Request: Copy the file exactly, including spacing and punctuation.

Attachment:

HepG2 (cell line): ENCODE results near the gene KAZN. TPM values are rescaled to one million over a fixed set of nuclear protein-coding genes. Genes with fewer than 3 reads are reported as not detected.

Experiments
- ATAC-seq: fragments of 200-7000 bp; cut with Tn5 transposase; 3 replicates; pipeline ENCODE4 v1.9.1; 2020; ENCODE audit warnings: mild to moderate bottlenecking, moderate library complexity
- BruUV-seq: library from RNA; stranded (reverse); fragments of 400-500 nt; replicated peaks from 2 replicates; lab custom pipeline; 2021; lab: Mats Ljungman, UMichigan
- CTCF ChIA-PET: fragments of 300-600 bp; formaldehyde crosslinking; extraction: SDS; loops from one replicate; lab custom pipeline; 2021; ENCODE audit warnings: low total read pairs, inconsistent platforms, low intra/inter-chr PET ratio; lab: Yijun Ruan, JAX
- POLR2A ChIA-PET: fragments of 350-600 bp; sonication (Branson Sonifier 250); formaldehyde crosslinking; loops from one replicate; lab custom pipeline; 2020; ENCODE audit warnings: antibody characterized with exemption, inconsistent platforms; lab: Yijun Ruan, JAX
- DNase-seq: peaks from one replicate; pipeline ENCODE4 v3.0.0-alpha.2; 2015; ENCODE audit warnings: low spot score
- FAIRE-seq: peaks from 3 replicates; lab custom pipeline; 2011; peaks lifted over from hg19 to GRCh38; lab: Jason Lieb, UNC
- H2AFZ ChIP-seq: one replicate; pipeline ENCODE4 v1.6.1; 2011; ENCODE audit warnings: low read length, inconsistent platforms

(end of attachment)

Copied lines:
HepG2 (cell line): ENCODE results near the gene KAZN. TPM values are rescaled to one million over a fixed set of nuclear protein-coding genes. Genes with fewer than 3 reads are reported as not detected.

Experiments
- ATAC-seq: fragments of 200-7000 bp; cut with Tn5 transposase; 3 replicates; pipeline ENCODE4 v1.9.1; 2020; ENCODE audit warnings: mild to moderate bottlenecking, moderate library complexity
- BruUV-seq: library from RNA; stranded (reverse); fragments of 400-500 nt; replicated peaks from 2 replicates; lab custom pipeline; 2021; lab: Mats Ljungman, UMichigan
- CTCF ChIA-PET: fragments of 300-600 bp; formaldehyde crosslinking; extraction: SDS; loops from one replicate; lab custom pipeline; 2021; ENCODE audit warnings: low total read pairs, inconsistent platforms, low intra/inter-chr PET ratio; lab: Yijun Ruan, JAX
- POLR2A ChIA-PET: fragments of 350-600 bp; sonication (Branson Sonifier 250); formaldehyde crosslinking; loops from one replicate; lab custom pipeline; 2020; ENCODE audit warnings: antibody characterized with exemption, inconsistent platforms; lab: Yijun Ruan, JAX
- DNase-seq: peaks from one replicate; pipeline ENCODE4 v3.0.0-alpha.2; 2015; ENCODE audit warnings: low spot score
- FAIRE-seq: peaks from 3 replicates; lab custom pipeline; 2011; peaks lifted over from hg19 to GRCh38; lab: Jason Lieb, UNC
- H2AFZ ChIP-seq: one replicate; pipeline ENCODE4 v1.6.1; 2011; ENCODE audit warnings: low read length, inconsistent platforms